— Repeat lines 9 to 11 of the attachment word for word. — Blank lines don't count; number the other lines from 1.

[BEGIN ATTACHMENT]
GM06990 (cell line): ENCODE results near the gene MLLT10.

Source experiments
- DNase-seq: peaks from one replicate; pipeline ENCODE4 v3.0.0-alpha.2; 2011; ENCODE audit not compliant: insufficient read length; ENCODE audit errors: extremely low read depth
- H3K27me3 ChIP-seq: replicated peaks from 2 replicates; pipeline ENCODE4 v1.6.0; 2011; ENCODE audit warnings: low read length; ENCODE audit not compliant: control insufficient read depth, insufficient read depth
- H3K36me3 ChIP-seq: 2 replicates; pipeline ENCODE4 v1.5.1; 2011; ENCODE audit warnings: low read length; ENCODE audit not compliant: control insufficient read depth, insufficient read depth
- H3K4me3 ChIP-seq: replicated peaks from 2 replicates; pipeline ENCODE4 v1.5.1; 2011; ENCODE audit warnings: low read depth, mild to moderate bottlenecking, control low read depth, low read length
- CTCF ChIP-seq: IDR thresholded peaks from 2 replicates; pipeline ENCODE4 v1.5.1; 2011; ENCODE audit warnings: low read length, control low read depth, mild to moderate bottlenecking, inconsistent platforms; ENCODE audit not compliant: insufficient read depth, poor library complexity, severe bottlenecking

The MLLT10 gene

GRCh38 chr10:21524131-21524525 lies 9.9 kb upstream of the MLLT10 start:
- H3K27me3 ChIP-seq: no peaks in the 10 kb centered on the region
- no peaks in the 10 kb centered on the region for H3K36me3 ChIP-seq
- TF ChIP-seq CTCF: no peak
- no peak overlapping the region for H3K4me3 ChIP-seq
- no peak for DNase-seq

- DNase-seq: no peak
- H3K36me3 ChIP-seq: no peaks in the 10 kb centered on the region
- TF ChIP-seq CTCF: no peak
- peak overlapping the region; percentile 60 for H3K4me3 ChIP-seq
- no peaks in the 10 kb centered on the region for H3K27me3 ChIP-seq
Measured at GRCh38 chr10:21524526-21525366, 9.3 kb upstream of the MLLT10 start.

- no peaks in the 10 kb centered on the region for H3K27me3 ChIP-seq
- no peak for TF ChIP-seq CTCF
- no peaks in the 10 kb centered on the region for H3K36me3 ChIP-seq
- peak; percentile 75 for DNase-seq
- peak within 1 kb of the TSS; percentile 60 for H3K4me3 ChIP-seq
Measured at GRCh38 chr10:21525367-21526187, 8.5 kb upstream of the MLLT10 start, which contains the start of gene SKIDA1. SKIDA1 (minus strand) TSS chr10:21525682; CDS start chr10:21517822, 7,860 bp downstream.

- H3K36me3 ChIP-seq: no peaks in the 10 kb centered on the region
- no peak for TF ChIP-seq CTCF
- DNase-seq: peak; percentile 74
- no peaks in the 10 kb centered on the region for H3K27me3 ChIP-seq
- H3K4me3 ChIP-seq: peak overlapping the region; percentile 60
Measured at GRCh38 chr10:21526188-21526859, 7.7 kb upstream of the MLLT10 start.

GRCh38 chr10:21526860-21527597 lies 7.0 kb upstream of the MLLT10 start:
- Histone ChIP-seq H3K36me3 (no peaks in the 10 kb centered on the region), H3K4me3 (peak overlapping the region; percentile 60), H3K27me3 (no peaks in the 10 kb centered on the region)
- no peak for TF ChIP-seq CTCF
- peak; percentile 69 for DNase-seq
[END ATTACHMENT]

GRCh38 chr10:21524131-21524525 lies 9.9 kb upstream of the MLLT10 start:
- H3K27me3 ChIP-seq: no peaks in the 10 kb centered on the region
- no peaks in the 10 kb centered on the region for H3K36me3 ChIP-seq